Achievements and innovations in 2013

A world first in low voltage (photo)

A world first in low voltage

Low-voltage circuit breakers are ubiquitous, but the new Emax 2 is the only device that can both protect electrical circuits and adapt energy consumption within user specified limits on peak power use. Replacing existing traditional breakers with the Emax 2 breaker has the potential to achieve annual savings of 5.8 million MWh, energy savings that would reduce CO2 emissions by 4 million tons. Breakers like Emax 2 are deployed where protection and control of large amounts of energy are used in a low-voltage environment such as industrial and commercial buildings, data centers or ships.

Irish and Welsh grids connected

ABB has connected the power grids of Ireland and Wales with an undersea HVDC transmission link. Currently the highest-rated HVDC Light® connection at 500 MW, the link enables cross-border power flow, enhancing grid reliability and facilitating power trading between the two countries. The link also facilitates the integration of renewable energy; as Ireland expands its wind power capacity, it can export surplus electricity to the United Kingdom and can import power when required. Additionally, HVDC Light’s “black start” capability can help restore power quickly in the event of an outage, without the aid of external energy sources.

Irish and Welsh grids connected (photo)
Windmill park (photo)

Wind of change

ABB has designed and tested a new approach to selecting the electrical drivetrains for wind turbines, providing a solution that is compact, lightweight and of the highest efficiency, compared to all other concepts. The drivetrain is the main electrical production system of the turbine and influences the weight, size and maintenance needs of the turbine. Selection of the appropriate drivetrain requires care and must take into account all of the requirements and lifetime costs, including turbine power, grid requirements, availability, material and maintenance costs.

Switchgear for smarter grids

A new disconnecting circuit breaker with a fiber-optic current sensor (FOCS) simplifies substation design while adding to the intelligence of the device. For many decades, current measurement in high-voltage equipment has relied on often bulky transformers that could weigh up to several tons. These measurement transformers can now be replaced by ABB’s FOCS, whose small size allows it to be integrated into primary equipment such as circuit breakers, saving on space and installation costs. The FOCS also saves on material – e.g. aluminum, copper, insulation materials and transformer oil – that are contained in a functionally-equivalent conventional current transformer.

Switchgear for smarter grids (photo)
New electric bus tested in Geneva (photo)

New electric bus tested in Geneva

With no overhead lines and ultrafast charging times, the bus enables new opportunities for silent, flexible, zero-emission urban mass transportation. The system delivers a 15-second charge at bus stops, providing enough power for the bus to reach the next charging stop, allowing for traffic and detours. The fast-charging technology and the onboard traction equipment used in this project were developed by ABB and optimized for high-frequency bus routes in key urban areas. Thanks to an innovative electrical drive system, energy from the roof-mounted charging equipment can be stored in compact batteries, along with recuperated energy due to vehicle braking, powering both the bus and its auxiliary services, such as interior lighting.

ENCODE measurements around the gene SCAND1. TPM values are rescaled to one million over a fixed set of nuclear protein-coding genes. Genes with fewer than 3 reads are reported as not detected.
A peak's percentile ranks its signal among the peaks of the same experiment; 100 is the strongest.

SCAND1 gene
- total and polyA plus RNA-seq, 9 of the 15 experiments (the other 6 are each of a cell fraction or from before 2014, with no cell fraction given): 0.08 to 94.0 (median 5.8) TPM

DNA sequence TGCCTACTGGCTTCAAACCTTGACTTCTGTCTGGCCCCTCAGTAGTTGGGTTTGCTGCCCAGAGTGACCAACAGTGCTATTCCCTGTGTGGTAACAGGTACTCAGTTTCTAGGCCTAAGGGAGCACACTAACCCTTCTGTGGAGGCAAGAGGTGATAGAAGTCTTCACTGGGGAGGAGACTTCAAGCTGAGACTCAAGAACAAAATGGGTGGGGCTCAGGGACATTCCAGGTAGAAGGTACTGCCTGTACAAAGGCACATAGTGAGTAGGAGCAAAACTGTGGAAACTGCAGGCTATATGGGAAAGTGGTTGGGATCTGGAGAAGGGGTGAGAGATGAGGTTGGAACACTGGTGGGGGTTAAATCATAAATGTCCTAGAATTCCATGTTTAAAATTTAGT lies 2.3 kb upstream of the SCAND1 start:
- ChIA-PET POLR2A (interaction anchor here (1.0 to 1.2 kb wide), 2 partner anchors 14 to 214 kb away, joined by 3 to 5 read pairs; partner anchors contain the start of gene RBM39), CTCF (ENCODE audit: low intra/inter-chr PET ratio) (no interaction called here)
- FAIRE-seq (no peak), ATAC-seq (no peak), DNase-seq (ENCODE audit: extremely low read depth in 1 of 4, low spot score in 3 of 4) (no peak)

Greening the microgrid

Faial, one of the Azores islands in the mid-Atlantic ocean, has deployed ABB software that will allow it to meet its goal of generating 75 percent of its electricity from renewable sources by 2018 without destabilizing the network. The microgrid control solution – based on ABB’s Microgrid Plus – controls and monitors all the wind turbines and oil-fired generators on the island, calculates the most economical configuration, ensures balance between supply and demand, maximizes the system’s use of wind power and, crucially, optimizes the generators so that the entire system performs at the peak of its potential.

Illustration of microgrid control solution (graphic)
Male students working in data center (photo)

An intelligent solution for universities and colleges

ABB has launched a data center infrastructure management (DCIM) solution specifically for academic institutions, to help them reduce data center energy costs while increasing reliability of online services. With the proliferation of online courses and services in higher education, institutions depend increasingly on reliable and affordable management systems for energy-hungry data centers. The DCIM “Education Edition” provides special pricing on deployment for accredited academic institutions, real-time power monitoring for both power and cooling systems and specific reporting to increase visibility of energy savings and forecasting.

Meeting demand for energy efficiency

New technology for the capture and reuse of regenerative braking energy in trains boosts the energy efficiency of traction systems. Rail vehicles regenerate braking energy through their traction motors. Most of the time, a small portion of this kinetic energy powers onboard loads, while the remaining energy is sent back to the network and reused if a nearby vehicle is accelerating. If this is not possible, the surplus is usually dissipated. With ABB’s EnvilineTM Energy Recovery System, this waste can now be minimized and overall energy consumption reduced by 10 to 30 percent – without the need to invest in new rolling stock or network control systems.

Train arriving in Shenzhen North Station (photo)